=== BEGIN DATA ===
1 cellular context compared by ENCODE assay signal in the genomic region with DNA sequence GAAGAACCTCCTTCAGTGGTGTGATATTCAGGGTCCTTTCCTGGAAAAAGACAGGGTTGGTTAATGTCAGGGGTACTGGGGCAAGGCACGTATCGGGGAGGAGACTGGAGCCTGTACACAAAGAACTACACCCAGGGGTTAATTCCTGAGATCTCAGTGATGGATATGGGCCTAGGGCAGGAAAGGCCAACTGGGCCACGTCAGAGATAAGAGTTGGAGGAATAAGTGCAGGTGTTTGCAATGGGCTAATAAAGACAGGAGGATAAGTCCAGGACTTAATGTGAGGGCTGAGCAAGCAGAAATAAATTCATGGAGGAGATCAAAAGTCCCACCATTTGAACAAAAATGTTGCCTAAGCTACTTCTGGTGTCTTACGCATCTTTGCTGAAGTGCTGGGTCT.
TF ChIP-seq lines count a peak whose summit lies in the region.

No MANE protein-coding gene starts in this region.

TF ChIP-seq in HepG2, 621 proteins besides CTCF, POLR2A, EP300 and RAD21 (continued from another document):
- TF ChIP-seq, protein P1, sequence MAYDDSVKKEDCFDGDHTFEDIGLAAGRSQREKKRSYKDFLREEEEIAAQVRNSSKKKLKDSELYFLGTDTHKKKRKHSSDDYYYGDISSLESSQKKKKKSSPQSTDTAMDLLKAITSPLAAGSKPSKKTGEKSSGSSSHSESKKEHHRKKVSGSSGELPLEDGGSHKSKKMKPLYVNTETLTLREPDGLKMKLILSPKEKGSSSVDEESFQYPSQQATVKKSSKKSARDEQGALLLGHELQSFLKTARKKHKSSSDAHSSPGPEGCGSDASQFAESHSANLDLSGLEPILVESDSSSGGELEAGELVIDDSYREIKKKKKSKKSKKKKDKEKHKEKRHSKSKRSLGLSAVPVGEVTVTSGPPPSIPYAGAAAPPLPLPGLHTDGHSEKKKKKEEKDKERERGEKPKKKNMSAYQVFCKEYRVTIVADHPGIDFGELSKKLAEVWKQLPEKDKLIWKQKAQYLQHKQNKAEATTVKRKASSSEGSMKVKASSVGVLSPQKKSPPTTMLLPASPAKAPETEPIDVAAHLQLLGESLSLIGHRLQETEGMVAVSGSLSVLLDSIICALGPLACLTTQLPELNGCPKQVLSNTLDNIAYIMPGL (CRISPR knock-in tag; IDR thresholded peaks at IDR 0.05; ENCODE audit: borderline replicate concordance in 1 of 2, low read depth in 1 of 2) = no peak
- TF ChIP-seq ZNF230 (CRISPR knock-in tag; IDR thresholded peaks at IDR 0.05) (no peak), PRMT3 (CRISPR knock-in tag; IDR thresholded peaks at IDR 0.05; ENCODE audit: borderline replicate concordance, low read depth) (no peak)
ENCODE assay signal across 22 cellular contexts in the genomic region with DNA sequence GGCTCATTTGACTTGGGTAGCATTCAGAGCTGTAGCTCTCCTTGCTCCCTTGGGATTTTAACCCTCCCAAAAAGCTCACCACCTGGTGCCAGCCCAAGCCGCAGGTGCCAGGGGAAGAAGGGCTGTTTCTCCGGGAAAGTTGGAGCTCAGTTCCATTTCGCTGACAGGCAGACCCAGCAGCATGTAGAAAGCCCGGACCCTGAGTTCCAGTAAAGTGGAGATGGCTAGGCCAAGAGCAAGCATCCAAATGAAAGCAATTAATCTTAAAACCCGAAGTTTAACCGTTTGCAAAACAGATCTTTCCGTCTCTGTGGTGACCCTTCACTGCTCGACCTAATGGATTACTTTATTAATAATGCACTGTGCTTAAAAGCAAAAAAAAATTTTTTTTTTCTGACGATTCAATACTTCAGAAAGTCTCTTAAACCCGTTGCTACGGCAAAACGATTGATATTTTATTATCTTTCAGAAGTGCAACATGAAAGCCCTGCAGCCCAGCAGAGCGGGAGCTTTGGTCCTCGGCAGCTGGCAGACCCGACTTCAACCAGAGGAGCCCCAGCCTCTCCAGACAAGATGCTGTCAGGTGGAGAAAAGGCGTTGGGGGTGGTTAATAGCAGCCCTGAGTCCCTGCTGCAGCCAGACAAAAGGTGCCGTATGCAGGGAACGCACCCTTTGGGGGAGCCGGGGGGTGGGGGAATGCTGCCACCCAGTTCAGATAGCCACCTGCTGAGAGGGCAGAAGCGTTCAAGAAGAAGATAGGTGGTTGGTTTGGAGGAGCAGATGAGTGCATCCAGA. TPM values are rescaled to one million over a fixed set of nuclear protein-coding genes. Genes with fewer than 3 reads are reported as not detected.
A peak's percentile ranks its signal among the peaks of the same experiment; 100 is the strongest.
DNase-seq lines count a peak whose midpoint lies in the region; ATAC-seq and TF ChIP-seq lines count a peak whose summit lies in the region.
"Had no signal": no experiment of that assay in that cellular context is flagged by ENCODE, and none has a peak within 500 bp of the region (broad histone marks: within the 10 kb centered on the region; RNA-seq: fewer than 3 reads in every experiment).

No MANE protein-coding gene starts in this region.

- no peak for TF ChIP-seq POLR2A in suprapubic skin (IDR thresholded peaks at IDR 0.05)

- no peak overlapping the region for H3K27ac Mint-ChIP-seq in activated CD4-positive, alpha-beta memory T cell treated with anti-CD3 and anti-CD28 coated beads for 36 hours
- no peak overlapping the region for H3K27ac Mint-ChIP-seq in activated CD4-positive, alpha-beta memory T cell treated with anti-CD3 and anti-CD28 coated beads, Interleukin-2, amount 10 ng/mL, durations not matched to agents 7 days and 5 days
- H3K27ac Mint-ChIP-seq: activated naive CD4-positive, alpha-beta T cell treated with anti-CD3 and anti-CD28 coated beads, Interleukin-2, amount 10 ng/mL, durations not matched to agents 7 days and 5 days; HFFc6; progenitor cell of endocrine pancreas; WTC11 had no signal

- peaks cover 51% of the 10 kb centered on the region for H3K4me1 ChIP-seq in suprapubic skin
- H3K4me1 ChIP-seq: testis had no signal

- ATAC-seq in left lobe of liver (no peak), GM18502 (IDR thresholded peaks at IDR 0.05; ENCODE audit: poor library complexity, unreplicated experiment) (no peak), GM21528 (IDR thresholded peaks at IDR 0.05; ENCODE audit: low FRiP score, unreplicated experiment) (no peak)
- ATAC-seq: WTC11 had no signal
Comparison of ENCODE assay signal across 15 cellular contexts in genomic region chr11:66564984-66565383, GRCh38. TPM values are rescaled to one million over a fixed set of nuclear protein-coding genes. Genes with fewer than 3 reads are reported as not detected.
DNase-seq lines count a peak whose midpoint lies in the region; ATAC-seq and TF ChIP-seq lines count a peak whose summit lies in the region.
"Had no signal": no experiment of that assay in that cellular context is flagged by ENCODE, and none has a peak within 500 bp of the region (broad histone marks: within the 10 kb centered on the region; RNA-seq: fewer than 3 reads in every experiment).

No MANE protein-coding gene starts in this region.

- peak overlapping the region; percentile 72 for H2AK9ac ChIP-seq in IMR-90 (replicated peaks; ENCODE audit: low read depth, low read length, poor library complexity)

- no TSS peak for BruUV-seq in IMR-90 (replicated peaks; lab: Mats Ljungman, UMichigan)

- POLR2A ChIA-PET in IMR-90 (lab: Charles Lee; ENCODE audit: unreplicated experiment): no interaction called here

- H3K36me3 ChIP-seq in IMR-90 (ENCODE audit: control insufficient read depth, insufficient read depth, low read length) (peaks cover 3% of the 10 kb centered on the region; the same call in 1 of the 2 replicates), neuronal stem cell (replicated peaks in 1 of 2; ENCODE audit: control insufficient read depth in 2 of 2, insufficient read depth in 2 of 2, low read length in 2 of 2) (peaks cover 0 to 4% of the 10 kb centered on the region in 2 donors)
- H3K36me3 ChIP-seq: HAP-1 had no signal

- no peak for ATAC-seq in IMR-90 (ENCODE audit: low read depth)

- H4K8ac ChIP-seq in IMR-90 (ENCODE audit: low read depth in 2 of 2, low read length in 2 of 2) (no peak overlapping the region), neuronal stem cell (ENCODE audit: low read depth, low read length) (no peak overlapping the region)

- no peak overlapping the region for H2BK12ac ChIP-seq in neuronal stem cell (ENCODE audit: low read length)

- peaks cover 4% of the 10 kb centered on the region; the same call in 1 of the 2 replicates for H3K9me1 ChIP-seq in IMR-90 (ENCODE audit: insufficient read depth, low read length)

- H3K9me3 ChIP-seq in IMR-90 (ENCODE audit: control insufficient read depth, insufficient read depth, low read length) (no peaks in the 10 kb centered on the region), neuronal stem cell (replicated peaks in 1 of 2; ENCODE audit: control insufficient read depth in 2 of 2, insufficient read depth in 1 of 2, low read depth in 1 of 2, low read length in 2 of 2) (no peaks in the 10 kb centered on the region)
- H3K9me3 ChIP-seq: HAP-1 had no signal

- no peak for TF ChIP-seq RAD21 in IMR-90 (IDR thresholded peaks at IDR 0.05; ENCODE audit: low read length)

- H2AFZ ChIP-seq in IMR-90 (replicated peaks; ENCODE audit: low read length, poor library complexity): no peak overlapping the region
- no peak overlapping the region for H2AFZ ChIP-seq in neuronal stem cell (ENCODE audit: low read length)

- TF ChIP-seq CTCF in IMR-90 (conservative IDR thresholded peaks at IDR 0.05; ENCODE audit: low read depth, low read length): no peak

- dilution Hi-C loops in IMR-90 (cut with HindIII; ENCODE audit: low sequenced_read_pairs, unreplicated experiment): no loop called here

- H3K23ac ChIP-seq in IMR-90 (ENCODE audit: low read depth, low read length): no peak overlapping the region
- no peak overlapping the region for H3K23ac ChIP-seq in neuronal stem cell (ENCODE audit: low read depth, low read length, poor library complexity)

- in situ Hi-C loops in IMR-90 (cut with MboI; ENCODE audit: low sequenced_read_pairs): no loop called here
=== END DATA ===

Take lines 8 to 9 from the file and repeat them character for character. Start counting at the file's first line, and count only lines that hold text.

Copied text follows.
A peak's percentile ranks its signal among the peaks of the same experiment; 100 is the strongest.
DNase-seq lines count a peak whose midpoint lies in the region; ATAC-seq and TF ChIP-seq lines count a peak whose summit lies in the region.